How Innocent bottled fame and fortune

The nation's favourite smoothie-maker, famed for its quirky attitude and Astroturf-covered vans, sold 24 smoothies on its first day. Now Innocent supplies two-thirds of the UK market. Here's how it all began.

Formative years

 

Innocent's juicy story is not your usual rags-to-riches spiel. Founders Richard Reed, Adam Balon and Jon Wright met as students at Cambridge and were on the corporate ladder when they decided to set up an ethical, healthy business of their own. They spent a week selling homemade smoothies at a jazz festival before quitting their jobs and starting to pulp pineapples, mangoes and bananas for a living.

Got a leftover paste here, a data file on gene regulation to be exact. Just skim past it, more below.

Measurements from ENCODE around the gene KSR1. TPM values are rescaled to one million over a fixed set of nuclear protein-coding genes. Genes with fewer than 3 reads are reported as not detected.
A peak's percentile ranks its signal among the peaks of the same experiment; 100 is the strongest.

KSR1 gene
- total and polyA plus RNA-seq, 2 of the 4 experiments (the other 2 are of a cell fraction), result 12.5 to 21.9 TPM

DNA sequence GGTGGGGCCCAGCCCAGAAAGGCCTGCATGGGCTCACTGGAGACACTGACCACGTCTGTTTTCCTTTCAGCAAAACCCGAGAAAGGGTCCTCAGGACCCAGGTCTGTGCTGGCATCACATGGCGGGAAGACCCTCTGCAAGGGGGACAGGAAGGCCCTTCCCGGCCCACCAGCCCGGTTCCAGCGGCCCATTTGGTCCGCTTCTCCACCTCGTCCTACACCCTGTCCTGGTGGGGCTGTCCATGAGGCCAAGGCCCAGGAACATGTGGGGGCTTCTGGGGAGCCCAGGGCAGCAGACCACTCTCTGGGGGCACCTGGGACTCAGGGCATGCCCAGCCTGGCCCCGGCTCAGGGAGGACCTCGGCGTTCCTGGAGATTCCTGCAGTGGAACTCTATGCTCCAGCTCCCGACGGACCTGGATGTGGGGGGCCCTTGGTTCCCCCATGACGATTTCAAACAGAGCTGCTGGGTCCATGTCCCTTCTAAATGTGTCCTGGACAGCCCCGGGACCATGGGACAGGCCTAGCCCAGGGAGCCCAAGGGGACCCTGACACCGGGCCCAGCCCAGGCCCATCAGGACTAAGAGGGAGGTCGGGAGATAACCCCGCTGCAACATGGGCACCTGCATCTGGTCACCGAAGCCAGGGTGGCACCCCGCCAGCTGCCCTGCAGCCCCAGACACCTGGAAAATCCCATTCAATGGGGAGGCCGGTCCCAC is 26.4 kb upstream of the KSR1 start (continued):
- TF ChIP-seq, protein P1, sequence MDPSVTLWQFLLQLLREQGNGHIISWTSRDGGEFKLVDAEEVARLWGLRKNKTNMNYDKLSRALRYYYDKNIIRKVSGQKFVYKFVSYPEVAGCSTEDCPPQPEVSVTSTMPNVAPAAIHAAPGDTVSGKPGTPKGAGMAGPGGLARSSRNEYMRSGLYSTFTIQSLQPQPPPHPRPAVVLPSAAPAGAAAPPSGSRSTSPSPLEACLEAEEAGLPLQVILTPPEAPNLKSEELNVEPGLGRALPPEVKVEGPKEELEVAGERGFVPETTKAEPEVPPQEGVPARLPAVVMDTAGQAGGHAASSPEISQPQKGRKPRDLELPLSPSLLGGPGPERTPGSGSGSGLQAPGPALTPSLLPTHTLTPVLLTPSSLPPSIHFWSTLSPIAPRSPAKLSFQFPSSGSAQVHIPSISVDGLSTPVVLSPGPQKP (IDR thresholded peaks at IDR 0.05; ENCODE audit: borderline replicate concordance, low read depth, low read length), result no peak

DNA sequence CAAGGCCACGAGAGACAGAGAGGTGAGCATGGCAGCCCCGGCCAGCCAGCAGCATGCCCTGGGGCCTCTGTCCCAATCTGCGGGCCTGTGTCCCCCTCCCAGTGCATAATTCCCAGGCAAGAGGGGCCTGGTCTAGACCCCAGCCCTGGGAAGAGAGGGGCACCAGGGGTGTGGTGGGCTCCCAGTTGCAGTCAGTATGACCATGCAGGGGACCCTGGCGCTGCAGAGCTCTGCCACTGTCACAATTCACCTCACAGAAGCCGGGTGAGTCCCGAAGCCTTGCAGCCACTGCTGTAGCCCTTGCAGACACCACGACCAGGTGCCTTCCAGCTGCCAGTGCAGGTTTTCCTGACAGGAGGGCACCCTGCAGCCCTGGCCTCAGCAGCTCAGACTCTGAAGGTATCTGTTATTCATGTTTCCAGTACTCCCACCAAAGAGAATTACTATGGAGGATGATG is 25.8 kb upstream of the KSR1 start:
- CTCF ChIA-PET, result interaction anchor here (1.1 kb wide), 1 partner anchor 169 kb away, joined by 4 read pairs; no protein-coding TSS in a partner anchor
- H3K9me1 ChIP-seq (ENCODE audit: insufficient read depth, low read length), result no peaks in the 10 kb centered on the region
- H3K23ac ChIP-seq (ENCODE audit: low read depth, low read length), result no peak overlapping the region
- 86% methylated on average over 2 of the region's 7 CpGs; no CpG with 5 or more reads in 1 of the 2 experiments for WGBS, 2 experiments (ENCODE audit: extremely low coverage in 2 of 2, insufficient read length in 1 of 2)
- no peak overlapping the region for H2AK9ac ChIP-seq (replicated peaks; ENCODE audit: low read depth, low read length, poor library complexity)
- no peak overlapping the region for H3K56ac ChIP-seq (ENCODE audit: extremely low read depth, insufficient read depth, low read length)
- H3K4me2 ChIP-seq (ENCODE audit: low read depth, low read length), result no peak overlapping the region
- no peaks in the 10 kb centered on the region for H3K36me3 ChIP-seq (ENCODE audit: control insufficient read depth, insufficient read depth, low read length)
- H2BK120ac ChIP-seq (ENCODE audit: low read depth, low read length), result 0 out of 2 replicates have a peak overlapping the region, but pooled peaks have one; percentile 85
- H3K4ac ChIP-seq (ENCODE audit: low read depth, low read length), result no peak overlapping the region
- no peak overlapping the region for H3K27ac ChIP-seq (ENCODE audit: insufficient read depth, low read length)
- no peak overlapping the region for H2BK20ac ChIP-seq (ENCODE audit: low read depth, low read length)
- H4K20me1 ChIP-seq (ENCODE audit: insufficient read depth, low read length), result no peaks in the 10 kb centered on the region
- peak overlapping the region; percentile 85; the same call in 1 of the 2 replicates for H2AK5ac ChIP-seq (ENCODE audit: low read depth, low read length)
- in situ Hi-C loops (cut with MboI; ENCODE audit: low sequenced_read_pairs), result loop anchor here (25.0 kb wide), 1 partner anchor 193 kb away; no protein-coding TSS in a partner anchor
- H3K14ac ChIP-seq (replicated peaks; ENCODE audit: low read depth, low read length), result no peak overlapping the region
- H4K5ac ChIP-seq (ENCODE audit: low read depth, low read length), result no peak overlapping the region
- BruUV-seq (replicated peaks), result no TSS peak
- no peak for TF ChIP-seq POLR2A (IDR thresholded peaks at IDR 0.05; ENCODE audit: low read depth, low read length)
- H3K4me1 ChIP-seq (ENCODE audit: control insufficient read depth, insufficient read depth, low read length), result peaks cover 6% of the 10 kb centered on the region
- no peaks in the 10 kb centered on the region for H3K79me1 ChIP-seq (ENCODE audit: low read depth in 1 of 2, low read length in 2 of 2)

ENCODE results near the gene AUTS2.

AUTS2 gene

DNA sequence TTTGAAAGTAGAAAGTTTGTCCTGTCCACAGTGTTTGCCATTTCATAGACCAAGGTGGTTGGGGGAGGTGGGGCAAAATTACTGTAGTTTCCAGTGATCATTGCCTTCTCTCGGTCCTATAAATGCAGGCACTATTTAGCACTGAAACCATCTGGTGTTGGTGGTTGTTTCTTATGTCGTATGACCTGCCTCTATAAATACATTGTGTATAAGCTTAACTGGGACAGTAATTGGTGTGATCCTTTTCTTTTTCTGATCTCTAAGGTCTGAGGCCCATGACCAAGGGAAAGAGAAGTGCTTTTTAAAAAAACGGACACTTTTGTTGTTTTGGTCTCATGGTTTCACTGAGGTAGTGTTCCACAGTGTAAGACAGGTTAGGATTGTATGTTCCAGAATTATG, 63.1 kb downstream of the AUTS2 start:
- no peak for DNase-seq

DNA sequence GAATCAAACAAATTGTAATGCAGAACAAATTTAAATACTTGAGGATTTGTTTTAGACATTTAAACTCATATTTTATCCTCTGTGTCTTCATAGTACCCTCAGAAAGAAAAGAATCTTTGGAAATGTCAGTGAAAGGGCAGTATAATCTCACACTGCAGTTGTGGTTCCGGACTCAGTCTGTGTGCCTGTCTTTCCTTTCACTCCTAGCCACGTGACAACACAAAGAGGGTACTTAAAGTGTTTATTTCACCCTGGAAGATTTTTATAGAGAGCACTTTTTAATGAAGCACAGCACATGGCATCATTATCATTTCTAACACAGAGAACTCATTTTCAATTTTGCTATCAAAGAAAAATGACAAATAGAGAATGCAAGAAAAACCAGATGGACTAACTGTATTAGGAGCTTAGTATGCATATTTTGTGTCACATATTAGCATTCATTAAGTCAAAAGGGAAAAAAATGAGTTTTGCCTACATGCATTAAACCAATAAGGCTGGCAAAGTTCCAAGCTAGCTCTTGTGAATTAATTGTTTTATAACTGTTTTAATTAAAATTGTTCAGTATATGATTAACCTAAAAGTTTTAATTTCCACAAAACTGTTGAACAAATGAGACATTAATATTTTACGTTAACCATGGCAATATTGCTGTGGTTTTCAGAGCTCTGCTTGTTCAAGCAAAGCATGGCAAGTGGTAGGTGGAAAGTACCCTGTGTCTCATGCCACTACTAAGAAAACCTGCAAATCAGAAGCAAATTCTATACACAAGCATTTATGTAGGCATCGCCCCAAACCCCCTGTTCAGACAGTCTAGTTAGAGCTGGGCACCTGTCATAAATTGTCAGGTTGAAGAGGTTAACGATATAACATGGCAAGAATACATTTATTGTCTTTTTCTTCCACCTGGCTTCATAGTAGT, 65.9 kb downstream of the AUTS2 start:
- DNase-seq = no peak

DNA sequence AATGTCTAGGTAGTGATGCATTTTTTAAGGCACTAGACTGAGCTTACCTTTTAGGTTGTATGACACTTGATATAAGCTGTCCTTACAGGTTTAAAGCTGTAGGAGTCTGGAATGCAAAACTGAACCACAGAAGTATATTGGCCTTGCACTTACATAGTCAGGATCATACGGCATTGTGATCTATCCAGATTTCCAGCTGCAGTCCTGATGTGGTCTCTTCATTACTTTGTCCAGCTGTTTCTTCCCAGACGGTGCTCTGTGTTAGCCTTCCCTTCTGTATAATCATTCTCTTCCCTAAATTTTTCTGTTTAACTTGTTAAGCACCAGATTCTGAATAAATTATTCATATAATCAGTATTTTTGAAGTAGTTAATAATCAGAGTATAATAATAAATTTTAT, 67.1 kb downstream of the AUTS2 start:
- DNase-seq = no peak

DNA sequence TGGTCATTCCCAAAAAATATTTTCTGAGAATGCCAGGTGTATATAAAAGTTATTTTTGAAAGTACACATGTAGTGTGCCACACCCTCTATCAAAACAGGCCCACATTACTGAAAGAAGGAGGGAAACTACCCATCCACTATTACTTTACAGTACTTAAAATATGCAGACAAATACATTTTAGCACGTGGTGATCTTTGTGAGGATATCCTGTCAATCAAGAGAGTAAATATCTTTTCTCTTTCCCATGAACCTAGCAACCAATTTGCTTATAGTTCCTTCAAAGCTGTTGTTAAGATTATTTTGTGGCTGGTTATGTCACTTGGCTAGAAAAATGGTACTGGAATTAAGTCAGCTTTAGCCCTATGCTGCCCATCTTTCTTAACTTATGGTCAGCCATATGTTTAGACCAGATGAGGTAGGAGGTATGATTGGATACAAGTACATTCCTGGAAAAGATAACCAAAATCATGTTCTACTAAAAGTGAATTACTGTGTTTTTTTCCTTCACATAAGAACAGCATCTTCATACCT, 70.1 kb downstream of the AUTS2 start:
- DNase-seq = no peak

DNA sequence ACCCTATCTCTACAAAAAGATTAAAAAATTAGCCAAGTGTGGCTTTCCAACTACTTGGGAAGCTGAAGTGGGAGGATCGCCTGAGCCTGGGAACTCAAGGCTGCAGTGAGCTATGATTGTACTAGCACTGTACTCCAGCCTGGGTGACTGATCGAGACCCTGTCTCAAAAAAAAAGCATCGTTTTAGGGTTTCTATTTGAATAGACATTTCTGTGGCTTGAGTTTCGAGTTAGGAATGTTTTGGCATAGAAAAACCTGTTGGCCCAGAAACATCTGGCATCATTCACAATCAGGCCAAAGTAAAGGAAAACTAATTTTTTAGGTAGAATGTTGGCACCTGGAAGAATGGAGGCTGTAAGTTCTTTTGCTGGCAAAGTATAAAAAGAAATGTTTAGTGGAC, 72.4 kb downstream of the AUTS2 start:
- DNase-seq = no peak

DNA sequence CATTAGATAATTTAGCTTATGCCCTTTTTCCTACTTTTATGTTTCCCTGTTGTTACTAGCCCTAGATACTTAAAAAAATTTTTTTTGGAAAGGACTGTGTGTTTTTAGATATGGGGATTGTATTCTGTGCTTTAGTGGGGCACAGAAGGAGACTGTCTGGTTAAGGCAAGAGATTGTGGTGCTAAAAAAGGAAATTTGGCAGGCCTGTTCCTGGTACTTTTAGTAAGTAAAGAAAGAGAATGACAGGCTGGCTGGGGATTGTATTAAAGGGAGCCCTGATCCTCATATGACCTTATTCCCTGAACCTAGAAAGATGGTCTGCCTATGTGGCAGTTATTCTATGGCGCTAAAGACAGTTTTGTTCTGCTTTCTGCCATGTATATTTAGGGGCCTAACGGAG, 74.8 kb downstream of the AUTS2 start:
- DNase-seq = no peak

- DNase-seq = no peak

A cheeky email asking mates: 'Does anyone know anyone rich?' netted £250,000 from US investor Maurice Pinto. Twenty-four smoothies were sold on their first day in 1999. Innocent now shifts a healthy couple of million a week, about two-thirds of the UK market.

Recent history

 

In 2008, crash-hit punters stopped buying Innocent's expensive juice and four years of losses followed. Last year, it finally returned to profit, making £20m on sales of £209m.

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